Consumer Hookah Consumption: Is the Hubble Bubble the New Coffee and Cocktail?
Advances in Marketing: Embracing Challenges and Change - A Global Perspective
Hookah smoking is a growing practice among American teens and young adults. In a single hookah smoking session, a smoker may inhale 100 to 200 times the volume of smoke inhaled in a single cigarette. Yet, the risks and adverse consequences of hookah smoking are relatively unfamiliar to health professionals, tobacco policy regulators and consumer behavior researchers. To extend our understanding of this epidemic-like consumption practice, this study explores consumer initiation and continued practice, and the meanings, attitudes and beliefs held by those who smoke hookah, especially with respect to cigarette smoking. Our findings reveal adulterated ways in which hookah smokers experiment with substances to enhance the effects. Erroneously, hookah smoking is accepted by teens and young adults as a positive pleasurable experience that fosters social bonding and has little to no health risks. To combat the spread and demystify the practice, public policy, health and educational strategies must address these inaccurate beliefs.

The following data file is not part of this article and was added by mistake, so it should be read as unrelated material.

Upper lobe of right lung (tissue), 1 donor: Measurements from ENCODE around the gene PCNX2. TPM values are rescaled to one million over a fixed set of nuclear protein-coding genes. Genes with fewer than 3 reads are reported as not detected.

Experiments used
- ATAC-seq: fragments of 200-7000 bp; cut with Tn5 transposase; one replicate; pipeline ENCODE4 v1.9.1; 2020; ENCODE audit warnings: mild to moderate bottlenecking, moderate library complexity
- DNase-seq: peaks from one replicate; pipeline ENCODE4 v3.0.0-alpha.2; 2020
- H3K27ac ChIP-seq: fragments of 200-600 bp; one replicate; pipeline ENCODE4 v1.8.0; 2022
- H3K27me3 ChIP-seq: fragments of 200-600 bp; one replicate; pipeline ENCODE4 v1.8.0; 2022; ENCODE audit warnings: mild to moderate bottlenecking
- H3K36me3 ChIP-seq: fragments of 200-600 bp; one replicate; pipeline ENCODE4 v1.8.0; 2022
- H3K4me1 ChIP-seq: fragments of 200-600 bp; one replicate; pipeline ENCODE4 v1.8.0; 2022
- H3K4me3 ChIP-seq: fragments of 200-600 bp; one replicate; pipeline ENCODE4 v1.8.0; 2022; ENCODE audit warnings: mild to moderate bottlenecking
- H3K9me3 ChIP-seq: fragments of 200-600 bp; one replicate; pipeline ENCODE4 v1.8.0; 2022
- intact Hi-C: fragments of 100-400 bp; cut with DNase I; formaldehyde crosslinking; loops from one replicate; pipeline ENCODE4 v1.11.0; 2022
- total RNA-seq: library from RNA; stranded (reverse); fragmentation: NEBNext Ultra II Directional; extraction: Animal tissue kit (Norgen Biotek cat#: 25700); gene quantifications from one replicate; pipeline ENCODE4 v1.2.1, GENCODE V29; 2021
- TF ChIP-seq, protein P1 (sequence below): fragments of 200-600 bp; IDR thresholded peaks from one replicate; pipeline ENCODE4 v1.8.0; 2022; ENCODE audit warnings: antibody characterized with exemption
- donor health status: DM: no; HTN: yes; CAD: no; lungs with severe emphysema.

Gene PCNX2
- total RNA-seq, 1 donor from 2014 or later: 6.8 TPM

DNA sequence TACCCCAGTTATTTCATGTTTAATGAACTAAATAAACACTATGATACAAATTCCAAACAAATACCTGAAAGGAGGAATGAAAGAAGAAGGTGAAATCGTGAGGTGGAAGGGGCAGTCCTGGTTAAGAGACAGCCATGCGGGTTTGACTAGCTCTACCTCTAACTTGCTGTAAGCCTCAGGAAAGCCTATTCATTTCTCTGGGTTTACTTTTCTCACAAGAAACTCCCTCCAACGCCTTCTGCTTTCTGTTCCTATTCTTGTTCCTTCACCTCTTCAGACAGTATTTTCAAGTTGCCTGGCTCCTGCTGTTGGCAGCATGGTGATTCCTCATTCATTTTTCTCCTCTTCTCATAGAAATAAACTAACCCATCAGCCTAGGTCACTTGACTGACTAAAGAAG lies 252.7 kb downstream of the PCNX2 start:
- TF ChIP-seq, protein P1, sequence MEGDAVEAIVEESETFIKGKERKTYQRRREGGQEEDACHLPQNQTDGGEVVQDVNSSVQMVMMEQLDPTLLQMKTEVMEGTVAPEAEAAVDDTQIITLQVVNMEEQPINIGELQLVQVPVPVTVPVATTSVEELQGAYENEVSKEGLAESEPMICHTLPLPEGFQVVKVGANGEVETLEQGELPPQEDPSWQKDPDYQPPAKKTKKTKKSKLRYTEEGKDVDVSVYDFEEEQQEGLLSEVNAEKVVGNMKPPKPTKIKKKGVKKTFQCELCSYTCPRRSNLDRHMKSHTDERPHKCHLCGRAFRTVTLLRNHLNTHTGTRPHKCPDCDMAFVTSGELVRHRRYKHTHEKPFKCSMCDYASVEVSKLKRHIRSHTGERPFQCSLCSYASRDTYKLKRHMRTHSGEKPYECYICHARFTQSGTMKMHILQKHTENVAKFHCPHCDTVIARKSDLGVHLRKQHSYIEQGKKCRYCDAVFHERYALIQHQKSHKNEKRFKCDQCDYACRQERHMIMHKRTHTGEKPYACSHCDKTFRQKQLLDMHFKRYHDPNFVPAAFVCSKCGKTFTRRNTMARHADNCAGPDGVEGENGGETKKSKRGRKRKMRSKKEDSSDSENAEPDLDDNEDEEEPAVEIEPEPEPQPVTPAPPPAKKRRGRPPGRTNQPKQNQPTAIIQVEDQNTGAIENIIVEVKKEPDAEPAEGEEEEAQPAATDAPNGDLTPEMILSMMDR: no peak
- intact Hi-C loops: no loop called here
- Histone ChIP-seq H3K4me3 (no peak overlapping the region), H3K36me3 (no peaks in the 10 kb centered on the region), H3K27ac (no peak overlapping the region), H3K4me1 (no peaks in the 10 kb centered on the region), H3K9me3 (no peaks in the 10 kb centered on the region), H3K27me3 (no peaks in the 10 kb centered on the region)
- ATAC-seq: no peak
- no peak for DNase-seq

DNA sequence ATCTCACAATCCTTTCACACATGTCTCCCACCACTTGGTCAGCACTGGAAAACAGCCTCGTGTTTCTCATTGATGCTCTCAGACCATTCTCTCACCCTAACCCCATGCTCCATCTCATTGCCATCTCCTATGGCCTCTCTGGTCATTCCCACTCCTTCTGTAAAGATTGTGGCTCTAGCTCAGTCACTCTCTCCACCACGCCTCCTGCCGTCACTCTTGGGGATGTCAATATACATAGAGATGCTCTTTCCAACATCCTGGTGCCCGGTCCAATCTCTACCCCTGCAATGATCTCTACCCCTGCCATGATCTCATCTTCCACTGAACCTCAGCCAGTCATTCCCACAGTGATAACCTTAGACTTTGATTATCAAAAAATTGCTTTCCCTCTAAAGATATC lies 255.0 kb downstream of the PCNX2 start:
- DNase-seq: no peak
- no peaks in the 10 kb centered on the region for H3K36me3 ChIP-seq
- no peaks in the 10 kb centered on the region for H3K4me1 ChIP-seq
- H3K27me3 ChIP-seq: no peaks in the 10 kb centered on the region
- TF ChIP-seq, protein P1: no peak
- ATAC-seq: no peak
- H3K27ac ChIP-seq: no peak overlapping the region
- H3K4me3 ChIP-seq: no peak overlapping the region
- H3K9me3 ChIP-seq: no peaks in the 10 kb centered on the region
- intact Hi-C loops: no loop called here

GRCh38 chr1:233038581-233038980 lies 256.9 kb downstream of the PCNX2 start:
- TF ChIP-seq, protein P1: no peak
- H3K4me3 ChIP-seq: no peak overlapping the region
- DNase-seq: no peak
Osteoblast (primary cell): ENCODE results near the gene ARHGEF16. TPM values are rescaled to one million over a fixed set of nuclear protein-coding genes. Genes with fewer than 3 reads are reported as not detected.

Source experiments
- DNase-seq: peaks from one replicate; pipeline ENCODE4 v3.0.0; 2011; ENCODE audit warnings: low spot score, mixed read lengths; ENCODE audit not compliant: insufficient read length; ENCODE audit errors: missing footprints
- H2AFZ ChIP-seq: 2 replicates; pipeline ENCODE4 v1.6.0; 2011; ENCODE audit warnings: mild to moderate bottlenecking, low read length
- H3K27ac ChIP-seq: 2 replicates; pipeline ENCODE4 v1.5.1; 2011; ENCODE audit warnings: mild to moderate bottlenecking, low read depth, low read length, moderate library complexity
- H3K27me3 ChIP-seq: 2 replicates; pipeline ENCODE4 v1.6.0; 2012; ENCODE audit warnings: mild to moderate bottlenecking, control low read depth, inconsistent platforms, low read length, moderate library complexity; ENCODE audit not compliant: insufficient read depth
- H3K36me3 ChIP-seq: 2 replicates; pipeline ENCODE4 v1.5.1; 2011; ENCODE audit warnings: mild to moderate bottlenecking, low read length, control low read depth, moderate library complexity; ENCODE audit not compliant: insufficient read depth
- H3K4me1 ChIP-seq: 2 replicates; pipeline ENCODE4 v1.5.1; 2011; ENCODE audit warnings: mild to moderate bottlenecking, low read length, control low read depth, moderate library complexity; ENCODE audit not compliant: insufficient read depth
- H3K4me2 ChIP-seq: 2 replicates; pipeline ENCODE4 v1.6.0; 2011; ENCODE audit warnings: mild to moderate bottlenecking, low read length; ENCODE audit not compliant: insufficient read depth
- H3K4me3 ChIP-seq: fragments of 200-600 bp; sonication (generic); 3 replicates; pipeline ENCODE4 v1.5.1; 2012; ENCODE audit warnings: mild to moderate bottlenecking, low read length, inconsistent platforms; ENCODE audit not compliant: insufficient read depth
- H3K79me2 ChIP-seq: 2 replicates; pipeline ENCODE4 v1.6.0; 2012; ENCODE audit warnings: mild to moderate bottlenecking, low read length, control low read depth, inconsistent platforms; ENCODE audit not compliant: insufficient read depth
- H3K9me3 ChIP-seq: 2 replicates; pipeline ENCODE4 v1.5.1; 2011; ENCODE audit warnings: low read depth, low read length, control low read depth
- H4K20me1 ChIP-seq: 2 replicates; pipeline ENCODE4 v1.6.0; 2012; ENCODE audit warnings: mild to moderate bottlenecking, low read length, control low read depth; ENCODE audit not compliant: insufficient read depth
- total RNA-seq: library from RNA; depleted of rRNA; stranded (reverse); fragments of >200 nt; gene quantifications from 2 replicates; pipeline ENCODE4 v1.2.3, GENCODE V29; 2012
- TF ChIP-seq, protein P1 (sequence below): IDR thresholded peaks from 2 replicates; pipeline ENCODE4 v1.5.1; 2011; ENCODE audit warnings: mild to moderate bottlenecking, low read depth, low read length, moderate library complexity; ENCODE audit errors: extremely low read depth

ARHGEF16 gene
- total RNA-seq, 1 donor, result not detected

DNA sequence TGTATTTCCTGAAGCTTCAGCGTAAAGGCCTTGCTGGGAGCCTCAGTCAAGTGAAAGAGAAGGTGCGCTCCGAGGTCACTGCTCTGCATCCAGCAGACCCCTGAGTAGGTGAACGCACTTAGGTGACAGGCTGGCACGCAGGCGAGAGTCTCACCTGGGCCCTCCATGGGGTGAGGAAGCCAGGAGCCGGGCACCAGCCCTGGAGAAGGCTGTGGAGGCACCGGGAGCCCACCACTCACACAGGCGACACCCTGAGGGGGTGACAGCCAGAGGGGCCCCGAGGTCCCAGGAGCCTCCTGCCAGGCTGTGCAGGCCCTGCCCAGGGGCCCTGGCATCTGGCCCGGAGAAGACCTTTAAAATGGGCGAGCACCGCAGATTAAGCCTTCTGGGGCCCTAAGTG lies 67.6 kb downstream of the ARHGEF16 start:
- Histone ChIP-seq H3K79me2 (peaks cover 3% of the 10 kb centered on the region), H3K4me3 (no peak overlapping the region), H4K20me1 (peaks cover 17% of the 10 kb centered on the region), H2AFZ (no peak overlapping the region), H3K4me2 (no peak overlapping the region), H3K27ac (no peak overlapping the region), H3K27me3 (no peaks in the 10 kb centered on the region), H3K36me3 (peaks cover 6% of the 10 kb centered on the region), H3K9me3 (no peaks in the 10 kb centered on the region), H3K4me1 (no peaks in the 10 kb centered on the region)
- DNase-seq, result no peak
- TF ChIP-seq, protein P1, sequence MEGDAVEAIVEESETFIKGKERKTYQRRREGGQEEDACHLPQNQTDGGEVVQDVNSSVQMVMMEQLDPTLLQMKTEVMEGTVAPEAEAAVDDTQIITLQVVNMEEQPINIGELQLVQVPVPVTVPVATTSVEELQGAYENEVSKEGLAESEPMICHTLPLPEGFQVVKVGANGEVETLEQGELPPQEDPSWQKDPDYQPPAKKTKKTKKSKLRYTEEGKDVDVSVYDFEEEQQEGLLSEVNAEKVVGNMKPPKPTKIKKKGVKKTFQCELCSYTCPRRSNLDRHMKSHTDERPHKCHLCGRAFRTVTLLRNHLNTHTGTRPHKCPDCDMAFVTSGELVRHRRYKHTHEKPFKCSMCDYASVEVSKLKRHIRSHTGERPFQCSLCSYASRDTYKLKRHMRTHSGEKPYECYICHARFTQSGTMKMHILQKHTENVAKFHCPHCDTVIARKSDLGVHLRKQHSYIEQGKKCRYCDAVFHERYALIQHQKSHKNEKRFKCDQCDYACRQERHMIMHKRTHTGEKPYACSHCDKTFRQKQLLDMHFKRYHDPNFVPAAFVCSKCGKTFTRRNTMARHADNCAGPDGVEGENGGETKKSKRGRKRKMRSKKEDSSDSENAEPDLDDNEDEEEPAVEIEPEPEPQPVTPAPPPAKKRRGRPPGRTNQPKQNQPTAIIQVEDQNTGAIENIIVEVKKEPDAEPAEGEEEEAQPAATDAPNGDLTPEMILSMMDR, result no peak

Society for Marketing Advances
Place of Publication
hookah consumption, public policy, public health, smoking risk, hookah regulation
Harmon-Kizer, Tracy R., "Consumer Hookah Consumption: Is the Hubble Bubble the New Coffee and Cocktail?" (2009). Management and Marketing Faculty Publications. 37.
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